Decoding The Qualifier In Civil Services Exam: CSAT

The paper evolved into its current form in August 2014 when the Central government decided to make it a qualifying paper, keeping pattern same.


Understanding the qualifier paper

The General Studies Paper-II is a qualifying paper in Civil Services Examination with minimum qualifying marks fixed at 33 per cent. Why it is important to discuss this 200 marks paper is the fact that anything above 66.66 marks will fetch you the same result, which is leading you to the next stage of the exam, while any score below that will cost the civil services aspirant an attempt. 

The topic of this articles' discussion can be put into perspective with an analogy. Researchers world over have conducted various studies to understand the difference in the attention given by parents to the first child and the second one. Undoubtedly,  there is a charm about the 'firsts', the first job, first salary and more so in case of the first child. With time, the charm usually wanes with 'seconds'.

A second child syndrome describes a situation in which the second is affected by the presence of an elder sibling.  

The preliminary stage of Civil Services Examination has two parts - General Studies Paper I and General Studies Paper-II or CSAT.

Paper I, in this case, is the elder child and Paper II is the younger one which tends to suffer from second child syndrome due to its qualifying nature and causes a lot of anxiety among aspirants. 

Both the papers are of 200 marks each. Paper I has 100 objective questions with four answer choices. 2 marks are awarded for a correct answer, -0.66 for a wrong answer and 0 for leaving a question. 

Paper-II consists of 80 objective questions with four answer choices and 2.5 marks are awarded for a correct answer, -0.83 for a wrong answer and 0 for leaving a question.  


The syllabus prescribed by the Union Public Service Commission for Paper II is as follows:

• Comprehension  

• Interpersonal skills including communication skills  

• Logical reasoning and analytical ability  

• Decision making and problem-solving  

• General mental ability  

• Basic numeracy (numbers and their relation, the order of magnitude etc. of Class X level)  

• Data interpretation (charts, graphs, tables, data sufficiency etc of Class X level)  

CSAT's history and its evolution

To understand the anxiety associated with the paper, let us take a look at its history and evolution. Origin of civil services examination dates back to the 19th century when it was officially called Imperial Civil Services under British Raj and was popularly known as Indian civil services. Compared with the history of the examination, CSAT becoming a part of the examination is a proximate event. It became a part of the preliminary stage in 2010. It was not a qualifying paper in its initial avatar and had the same weightage as GS Paper 1.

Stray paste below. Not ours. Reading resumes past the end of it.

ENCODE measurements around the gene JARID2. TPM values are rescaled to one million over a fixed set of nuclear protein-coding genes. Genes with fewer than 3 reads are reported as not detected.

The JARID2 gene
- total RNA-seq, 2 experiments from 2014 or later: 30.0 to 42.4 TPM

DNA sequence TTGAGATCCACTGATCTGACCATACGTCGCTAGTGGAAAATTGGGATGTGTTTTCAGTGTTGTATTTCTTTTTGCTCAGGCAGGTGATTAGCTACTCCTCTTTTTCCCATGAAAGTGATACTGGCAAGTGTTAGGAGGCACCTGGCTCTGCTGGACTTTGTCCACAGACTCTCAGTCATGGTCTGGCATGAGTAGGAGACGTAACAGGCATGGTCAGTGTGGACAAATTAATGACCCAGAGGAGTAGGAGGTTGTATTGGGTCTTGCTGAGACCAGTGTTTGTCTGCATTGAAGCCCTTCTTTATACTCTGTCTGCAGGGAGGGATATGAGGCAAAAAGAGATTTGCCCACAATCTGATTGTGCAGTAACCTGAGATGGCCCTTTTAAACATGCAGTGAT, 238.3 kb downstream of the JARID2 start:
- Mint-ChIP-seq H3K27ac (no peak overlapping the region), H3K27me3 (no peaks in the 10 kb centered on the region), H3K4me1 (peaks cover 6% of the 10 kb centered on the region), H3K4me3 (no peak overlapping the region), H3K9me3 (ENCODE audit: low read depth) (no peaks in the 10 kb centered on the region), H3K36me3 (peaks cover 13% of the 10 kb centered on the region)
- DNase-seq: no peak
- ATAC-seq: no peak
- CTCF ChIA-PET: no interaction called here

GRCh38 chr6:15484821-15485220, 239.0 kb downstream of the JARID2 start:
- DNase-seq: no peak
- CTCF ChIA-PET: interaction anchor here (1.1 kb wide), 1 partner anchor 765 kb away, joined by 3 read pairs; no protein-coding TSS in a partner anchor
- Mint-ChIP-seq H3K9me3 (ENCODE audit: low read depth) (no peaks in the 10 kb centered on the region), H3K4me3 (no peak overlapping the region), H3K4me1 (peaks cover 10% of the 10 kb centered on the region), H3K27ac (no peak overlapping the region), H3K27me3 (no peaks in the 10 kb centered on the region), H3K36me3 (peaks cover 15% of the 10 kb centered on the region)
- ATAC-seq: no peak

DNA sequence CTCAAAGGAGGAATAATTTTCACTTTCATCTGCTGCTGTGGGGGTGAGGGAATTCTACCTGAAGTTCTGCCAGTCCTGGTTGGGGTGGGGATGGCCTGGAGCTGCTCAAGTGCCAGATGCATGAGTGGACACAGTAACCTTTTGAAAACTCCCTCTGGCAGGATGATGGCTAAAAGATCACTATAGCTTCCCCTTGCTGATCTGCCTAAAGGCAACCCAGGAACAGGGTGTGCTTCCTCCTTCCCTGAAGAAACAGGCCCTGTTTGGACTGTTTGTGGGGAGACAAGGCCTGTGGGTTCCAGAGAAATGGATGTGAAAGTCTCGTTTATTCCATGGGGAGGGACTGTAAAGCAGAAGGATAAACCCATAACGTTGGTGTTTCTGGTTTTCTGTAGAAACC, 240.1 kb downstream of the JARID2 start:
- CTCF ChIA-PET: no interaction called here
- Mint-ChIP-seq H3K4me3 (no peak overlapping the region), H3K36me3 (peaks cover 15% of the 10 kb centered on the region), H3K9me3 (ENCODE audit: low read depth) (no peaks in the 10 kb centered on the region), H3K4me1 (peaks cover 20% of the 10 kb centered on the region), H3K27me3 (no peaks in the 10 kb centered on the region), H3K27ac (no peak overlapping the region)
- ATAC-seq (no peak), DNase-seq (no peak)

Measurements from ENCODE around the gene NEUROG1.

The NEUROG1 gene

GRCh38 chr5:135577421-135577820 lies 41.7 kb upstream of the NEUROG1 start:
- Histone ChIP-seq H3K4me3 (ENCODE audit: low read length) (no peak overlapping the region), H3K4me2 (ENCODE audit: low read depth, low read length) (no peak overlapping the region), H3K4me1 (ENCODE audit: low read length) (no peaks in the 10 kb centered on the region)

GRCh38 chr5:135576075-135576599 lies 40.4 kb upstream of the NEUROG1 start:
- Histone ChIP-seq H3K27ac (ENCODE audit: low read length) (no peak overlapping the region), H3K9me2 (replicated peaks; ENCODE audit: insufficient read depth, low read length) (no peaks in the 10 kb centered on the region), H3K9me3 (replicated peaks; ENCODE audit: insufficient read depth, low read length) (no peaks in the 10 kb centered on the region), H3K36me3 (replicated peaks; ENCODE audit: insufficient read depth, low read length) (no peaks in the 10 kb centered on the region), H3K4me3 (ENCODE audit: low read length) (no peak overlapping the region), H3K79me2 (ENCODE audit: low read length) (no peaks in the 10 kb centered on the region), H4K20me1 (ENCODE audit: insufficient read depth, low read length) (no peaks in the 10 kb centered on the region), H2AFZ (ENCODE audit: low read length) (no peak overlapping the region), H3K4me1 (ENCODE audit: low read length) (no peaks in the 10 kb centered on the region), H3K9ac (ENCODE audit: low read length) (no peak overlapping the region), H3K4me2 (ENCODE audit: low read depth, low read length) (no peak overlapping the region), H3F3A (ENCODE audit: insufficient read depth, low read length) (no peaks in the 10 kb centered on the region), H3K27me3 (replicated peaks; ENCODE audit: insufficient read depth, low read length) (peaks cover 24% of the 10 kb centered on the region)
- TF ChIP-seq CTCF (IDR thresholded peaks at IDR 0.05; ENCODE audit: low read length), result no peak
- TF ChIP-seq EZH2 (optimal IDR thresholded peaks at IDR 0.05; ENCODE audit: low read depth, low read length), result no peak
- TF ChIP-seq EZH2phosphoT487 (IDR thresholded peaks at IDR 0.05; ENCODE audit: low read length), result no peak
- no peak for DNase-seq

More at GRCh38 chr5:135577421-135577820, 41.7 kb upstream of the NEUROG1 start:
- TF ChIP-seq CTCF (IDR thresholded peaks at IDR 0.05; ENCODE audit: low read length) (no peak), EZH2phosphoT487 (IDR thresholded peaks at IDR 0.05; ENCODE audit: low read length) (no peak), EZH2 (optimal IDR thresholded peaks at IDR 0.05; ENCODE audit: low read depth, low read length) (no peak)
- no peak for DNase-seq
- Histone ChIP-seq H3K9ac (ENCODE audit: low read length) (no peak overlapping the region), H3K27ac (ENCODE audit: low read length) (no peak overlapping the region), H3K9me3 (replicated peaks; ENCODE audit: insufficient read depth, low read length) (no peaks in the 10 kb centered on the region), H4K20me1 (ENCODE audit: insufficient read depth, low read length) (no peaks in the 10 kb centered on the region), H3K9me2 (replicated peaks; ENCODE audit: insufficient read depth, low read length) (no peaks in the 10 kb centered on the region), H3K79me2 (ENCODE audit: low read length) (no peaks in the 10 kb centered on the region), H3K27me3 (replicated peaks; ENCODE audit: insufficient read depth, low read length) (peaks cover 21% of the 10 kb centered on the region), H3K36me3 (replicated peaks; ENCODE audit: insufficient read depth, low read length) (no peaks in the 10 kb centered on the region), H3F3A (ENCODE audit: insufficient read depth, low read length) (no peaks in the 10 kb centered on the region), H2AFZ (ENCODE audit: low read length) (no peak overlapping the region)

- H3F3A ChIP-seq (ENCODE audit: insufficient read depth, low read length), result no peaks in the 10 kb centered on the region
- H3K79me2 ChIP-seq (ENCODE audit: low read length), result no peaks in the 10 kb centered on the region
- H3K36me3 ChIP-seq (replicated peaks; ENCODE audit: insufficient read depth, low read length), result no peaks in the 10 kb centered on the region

Since Mathematics and English language were primarily tested in the paper, it was reckoned to give an edge to aspirants primarily from English medium and engineering background, considering them adept in subjects like Mathematics.  This made students from humanities and Hindi medium background anxious and subsequently the CSAT paper resulted in a country-wide revolt, with North India as its epicentre. 

The paper evolved into its current form in August 2014 when the Central government decided to make it a qualifying paper, keeping pattern same.  

How to strategise for Paper-II

Nine years down the line since the paper was first conducted, the foremost strategy should be to go through these past year papers to understand the kind of the questions being asked. Solving these papers would lead students to contrive individual plans as they identify their weaknesses as well as strong areas. 

While students should work on their weak areas way before the examination, working on strengths is advised to the aspirants when examination date is approaching. Like every other paper, practice engenders confidence in students. 

What makes attempting the Paper-II challenging is its timing. It is conducted in the afternoon after Paper I with a long break in between.  

The timing for General Studies Paper 1 is 9:30 AM to 11:30 AM and for Paper 2, it is 2:30 PM to 4:30 PM on the same day.  

With the hangover of Paper 1, students generally find it difficult to concentrate which leaves them struggling with calculations and analytical puzzles. It is therefore advisable to solve the mock tests prior to the actual examination in similar circumstances in order to train your brain accordingly. Besides, keeping the body well hydrated helps a lot with concentration. 

To put it in a nutshell, this second child CSAT should not be neglected and needs to be dealt with care. From my personal experience as a second child, I can say that not all kids suffer second child syndrome.

Disclaimer: The views expressed in the article above are those of the authors' and do not necessarily represent or reflect the views of this publishing house

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